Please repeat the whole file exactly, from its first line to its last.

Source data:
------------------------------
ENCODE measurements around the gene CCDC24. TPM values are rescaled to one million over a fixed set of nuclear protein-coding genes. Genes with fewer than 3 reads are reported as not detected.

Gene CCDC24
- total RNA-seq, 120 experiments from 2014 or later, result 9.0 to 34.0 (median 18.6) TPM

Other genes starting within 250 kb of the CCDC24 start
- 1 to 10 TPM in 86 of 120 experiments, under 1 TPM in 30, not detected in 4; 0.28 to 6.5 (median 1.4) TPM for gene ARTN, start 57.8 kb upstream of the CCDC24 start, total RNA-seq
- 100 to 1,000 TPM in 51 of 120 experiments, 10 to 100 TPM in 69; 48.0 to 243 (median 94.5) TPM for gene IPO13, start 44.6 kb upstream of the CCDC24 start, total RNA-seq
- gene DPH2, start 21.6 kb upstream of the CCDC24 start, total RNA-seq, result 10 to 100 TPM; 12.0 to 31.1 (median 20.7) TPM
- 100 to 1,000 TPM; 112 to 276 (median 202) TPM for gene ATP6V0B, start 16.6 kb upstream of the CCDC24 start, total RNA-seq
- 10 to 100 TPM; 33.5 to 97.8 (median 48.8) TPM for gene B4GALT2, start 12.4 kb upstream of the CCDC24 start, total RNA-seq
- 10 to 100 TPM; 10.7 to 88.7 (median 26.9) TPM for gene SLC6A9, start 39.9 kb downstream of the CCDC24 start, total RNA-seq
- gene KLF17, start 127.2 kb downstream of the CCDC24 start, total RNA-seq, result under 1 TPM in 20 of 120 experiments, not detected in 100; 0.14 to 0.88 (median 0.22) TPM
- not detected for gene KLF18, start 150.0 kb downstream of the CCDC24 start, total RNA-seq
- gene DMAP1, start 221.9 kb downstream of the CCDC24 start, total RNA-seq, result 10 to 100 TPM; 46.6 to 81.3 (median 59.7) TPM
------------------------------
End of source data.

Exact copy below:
ENCODE measurements around the gene CCDC24. TPM values are rescaled to one million over a fixed set of nuclear protein-coding genes. Genes with fewer than 3 reads are reported as not detected.

Gene CCDC24
- total RNA-seq, 120 experiments from 2014 or later, result 9.0 to 34.0 (median 18.6) TPM

Other genes starting within 250 kb of the CCDC24 start
- 1 to 10 TPM in 86 of 120 experiments, under 1 TPM in 30, not detected in 4; 0.28 to 6.5 (median 1.4) TPM for gene ARTN, start 57.8 kb upstream of the CCDC24 start, total RNA-seq
- 100 to 1,000 TPM in 51 of 120 experiments, 10 to 100 TPM in 69; 48.0 to 243 (median 94.5) TPM for gene IPO13, start 44.6 kb upstream of the CCDC24 start, total RNA-seq
- gene DPH2, start 21.6 kb upstream of the CCDC24 start, total RNA-seq, result 10 to 100 TPM; 12.0 to 31.1 (median 20.7) TPM
- 100 to 1,000 TPM; 112 to 276 (median 202) TPM for gene ATP6V0B, start 16.6 kb upstream of the CCDC24 start, total RNA-seq
- 10 to 100 TPM; 33.5 to 97.8 (median 48.8) TPM for gene B4GALT2, start 12.4 kb upstream of the CCDC24 start, total RNA-seq
- 10 to 100 TPM; 10.7 to 88.7 (median 26.9) TPM for gene SLC6A9, start 39.9 kb downstream of the CCDC24 start, total RNA-seq
- gene KLF17, start 127.2 kb downstream of the CCDC24 start, total RNA-seq, result under 1 TPM in 20 of 120 experiments, not detected in 100; 0.14 to 0.88 (median 0.22) TPM
- not detected for gene KLF18, start 150.0 kb downstream of the CCDC24 start, total RNA-seq
- gene DMAP1, start 221.9 kb downstream of the CCDC24 start, total RNA-seq, result 10 to 100 TPM; 46.6 to 81.3 (median 59.7) TPM